I couldn’t sleep at night because our carpool line, with the increase in students, was taking too long and it was chaotic despite our time investment planning. We’re shaving more minutes off the line each day now and it is not chaotic anymore. The obsessing was futile. For homeschooling, this issue is connected to the unavoidable tensions between true learning and grades. Grades are necessary for objective measurement, but they are also a huge distraction in education because so often we obsess over getting it right at the expense of using our instincts to focus on true learning. Sometimes it’s more important to let go of your focus on doing exactly what is supposed to be done, take control, and focus on learning the objectives in front of you based on common sense, as you would if you were homeschooling on your own.

4. On long school days and heavy workload. We have a steady stream of feedback regarding workload and length of homeschool days. This feedback generally spans both ends of the spectrum and everything in between, though it is weighted at the beginning of the year towards “this is so much work.” We do not pretend to believe that we have the workload just perfect, but we are confident that the current load is good. We have told you the target times your students should be working at home, but there are just too many variables to expect the time limit to be normalized for everyone. The main encouragement I want to give you is not to despise long school days. Especially in upper school, the homework concept is grafted in to what we do so it is not unusual to be working in the evening at times. Embrace long days. Your attitude will make all the difference. I realize it can feel like your student might be burning out at times which we do want to be cautious about. But the endurance gained by students on the longer days will be most valuable for them in the future.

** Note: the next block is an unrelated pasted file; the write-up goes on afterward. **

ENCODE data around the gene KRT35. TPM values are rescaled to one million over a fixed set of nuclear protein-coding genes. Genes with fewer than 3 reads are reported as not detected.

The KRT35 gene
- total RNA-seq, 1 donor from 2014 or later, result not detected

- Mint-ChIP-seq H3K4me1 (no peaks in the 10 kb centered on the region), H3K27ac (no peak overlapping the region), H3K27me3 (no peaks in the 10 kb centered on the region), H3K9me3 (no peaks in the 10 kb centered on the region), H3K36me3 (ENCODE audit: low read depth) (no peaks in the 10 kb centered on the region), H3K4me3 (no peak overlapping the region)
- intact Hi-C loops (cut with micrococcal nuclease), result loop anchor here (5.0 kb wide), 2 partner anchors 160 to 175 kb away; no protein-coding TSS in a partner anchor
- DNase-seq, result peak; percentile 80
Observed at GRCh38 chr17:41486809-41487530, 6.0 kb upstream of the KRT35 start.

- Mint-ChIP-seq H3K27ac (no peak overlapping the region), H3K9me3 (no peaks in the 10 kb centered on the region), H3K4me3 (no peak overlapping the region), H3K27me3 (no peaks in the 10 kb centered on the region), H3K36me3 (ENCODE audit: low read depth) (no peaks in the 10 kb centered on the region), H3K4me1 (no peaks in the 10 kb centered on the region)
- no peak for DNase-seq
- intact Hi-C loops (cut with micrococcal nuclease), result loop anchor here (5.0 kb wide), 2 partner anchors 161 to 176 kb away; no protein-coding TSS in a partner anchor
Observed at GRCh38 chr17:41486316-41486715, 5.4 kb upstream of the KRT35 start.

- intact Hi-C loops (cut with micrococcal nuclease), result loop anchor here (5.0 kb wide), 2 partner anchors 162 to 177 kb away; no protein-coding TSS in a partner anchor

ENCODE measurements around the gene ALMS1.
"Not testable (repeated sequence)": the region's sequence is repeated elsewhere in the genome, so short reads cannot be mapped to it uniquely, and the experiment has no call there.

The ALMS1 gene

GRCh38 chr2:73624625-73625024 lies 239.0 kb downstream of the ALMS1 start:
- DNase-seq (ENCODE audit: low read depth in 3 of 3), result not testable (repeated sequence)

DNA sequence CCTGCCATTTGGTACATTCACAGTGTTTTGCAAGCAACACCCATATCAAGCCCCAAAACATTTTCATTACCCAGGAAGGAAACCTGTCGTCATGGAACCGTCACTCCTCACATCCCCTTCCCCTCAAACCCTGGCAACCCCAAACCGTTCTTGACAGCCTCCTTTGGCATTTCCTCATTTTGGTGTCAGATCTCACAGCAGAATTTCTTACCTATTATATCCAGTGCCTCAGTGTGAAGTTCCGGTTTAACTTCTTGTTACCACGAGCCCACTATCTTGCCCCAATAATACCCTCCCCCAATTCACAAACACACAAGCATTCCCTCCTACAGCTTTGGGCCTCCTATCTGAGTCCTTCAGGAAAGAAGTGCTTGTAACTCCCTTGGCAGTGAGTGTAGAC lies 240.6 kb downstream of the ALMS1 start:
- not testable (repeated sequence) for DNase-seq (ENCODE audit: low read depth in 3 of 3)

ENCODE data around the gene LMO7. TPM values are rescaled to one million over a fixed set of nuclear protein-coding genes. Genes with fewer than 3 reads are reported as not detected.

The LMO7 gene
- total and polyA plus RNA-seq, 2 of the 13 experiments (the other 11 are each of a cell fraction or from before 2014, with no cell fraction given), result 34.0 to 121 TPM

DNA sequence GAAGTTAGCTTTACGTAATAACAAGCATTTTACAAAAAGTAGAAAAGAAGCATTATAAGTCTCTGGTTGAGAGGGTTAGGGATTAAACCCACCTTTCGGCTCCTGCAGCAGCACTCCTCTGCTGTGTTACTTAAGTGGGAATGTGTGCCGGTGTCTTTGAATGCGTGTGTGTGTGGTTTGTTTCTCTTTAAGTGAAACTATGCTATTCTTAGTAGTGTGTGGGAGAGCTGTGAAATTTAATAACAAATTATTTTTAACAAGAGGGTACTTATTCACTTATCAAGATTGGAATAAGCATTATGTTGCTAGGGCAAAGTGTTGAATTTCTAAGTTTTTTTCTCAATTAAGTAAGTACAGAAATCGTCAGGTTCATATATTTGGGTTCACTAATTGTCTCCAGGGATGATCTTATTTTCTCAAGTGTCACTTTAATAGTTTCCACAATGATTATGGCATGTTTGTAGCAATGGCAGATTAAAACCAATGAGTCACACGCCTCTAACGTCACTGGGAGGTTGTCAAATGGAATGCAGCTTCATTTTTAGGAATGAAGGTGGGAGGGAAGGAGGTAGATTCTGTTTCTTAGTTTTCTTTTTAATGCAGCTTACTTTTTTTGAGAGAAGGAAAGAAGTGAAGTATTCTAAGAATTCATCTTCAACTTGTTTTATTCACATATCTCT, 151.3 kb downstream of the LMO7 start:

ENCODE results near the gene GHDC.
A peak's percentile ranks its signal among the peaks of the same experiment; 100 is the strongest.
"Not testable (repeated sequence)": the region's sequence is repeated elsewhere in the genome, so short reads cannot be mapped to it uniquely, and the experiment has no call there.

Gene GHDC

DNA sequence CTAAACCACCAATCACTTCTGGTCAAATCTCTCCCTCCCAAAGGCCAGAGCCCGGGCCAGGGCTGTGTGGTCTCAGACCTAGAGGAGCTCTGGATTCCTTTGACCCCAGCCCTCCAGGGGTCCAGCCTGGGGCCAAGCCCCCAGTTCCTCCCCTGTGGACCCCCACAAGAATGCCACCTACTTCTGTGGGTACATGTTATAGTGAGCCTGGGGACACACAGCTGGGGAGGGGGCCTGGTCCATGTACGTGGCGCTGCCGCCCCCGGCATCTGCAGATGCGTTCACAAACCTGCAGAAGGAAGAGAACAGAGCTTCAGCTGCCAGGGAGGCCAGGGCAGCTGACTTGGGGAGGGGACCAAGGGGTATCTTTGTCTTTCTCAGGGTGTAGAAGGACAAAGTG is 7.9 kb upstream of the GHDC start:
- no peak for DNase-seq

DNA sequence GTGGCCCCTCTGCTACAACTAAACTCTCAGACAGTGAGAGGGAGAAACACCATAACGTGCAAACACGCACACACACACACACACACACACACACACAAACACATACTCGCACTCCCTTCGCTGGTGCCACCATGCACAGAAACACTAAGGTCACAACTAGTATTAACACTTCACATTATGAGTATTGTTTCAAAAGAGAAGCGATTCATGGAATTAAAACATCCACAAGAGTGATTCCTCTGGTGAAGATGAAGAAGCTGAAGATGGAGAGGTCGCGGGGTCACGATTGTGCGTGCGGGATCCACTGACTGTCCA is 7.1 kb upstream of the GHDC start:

The Lord is doing a good work among us and as with any endeavor with humans beings, there will be strain. Let’s strain with joy, be gracious with each other, and model the lives we are calling our students to live. If this isn’t fun, we’re doing something wrong! We are praying that Jesus Christ will reign in your homes, bringing life, joy, and good fruit.

Dearest Lord, teach me to be generous.
Teach me to serve you as you deserve;
To give and not to count the cost,
To fight and not to heed the wounds,
To toil and not to seek for rest,
To labor and not to ask for reward
Save that of knowing I am doing your will.
Through Christ our Lord, Amen.

A Note From Mrs. Anderson…

by Marian Anderson, Pre-Grammar Academic Director

At the end of every school year, I start a mental yearly review and summer planning list. I know all the different aspects of this model of schooling and what it takes to get my four kids out the door, ready and in proper uniform, on the first day of school. I know what it takes for me to feel ready for that first home day. I know that it will require many hours spent ordering, shopping, checking lists, and organizing. So come mid-May, I start my mental list of what to do better than the previous year. Order early. Wait for this or that particular sale. Label books as they come in. Yes, rolling backpacks are expensive… and so on.

Our family moved this summer, so things have been a little off kilter. I ordered uniforms in May, patted myself on the back, and resumed all other school related preparations in late July. But no matter what, if I am super organized or barely scraping by, I have this one moment every summer. When the books arrive, and most of the supplies are purchased, and I look at the piles and piles of books and teacher manuals–I always feel completely overwhelmed. I laugh at my mental checklist and begin to consider unschooling.